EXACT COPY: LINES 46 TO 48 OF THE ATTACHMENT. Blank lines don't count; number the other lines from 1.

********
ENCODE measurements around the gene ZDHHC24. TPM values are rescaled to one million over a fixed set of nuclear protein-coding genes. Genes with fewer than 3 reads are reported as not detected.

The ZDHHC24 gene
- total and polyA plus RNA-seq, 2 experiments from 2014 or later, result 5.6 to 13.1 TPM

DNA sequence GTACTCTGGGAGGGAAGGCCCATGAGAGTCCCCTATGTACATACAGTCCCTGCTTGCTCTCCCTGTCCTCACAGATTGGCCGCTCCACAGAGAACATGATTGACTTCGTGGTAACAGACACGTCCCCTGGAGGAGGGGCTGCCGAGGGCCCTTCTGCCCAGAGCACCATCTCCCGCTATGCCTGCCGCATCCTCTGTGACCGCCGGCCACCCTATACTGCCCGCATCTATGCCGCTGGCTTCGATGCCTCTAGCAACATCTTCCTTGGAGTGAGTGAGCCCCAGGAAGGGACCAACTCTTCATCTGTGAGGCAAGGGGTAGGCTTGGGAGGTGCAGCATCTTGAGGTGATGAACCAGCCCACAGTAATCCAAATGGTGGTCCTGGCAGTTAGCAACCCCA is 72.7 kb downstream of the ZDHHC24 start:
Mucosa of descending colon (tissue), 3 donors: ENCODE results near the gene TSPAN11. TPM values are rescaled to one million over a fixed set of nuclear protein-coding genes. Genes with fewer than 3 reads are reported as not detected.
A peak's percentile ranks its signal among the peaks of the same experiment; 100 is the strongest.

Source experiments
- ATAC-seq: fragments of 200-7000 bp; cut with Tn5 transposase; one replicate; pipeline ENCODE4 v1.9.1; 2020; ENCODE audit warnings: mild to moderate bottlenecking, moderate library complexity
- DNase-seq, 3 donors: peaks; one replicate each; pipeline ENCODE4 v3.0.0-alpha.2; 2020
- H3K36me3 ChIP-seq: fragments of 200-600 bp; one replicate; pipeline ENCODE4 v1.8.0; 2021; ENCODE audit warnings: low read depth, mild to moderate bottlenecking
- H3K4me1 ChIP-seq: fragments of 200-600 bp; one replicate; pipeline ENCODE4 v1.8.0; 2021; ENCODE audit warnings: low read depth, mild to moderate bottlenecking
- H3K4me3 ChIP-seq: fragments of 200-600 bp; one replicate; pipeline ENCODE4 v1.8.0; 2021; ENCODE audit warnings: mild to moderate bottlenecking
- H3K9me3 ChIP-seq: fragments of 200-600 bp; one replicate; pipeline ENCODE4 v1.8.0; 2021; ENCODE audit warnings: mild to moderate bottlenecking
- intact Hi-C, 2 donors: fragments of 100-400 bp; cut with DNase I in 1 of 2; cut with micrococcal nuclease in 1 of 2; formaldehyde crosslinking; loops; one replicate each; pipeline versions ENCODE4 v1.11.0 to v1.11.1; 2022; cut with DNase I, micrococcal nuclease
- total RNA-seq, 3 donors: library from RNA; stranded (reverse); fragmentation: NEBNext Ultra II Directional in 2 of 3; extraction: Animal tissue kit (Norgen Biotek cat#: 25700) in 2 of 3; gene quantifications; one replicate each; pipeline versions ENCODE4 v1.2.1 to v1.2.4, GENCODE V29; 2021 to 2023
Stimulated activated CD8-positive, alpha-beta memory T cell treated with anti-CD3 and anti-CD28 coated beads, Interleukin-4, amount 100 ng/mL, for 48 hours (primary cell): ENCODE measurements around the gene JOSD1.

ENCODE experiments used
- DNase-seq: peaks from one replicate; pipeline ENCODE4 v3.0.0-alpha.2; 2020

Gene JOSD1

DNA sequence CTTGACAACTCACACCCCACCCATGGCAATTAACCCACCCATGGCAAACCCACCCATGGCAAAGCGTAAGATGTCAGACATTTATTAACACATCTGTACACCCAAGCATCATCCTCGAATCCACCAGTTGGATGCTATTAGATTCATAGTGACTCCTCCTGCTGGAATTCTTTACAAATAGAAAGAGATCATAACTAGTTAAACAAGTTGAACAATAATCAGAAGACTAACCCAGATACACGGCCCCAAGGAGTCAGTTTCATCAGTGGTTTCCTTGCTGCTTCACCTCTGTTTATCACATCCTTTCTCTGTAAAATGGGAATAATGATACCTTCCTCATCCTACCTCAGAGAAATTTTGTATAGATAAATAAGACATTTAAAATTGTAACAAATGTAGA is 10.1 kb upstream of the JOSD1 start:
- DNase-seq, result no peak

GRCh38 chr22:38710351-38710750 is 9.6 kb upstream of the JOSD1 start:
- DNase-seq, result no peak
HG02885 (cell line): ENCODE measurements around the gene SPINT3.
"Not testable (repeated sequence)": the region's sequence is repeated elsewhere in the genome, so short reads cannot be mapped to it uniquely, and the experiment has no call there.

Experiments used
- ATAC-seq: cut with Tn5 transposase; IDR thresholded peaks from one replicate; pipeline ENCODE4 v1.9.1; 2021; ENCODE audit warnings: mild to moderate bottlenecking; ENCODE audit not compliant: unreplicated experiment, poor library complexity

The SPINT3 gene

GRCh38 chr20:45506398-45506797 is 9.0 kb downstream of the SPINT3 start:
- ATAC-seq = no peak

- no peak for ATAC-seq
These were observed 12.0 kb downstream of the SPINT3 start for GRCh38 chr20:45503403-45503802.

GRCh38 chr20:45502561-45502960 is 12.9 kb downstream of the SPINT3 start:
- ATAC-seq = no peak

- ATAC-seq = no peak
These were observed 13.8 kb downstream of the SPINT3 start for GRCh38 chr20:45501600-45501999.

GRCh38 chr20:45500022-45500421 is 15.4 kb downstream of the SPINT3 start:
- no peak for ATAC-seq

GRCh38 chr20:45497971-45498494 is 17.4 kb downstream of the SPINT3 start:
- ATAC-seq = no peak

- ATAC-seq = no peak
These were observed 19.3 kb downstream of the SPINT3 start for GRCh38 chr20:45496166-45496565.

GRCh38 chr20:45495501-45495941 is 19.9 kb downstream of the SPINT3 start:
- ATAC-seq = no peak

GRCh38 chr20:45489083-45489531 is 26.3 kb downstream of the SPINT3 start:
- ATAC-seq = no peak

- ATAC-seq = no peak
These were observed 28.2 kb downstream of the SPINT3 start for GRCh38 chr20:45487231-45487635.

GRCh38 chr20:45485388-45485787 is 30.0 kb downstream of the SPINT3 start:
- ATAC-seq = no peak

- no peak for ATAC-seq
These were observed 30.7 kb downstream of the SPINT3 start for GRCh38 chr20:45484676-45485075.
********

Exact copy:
- ATAC-seq = no peak

- ATAC-seq = no peak
These were observed 28.2 kb downstream of the SPINT3 start for GRCh38 chr20:45487231-45487635.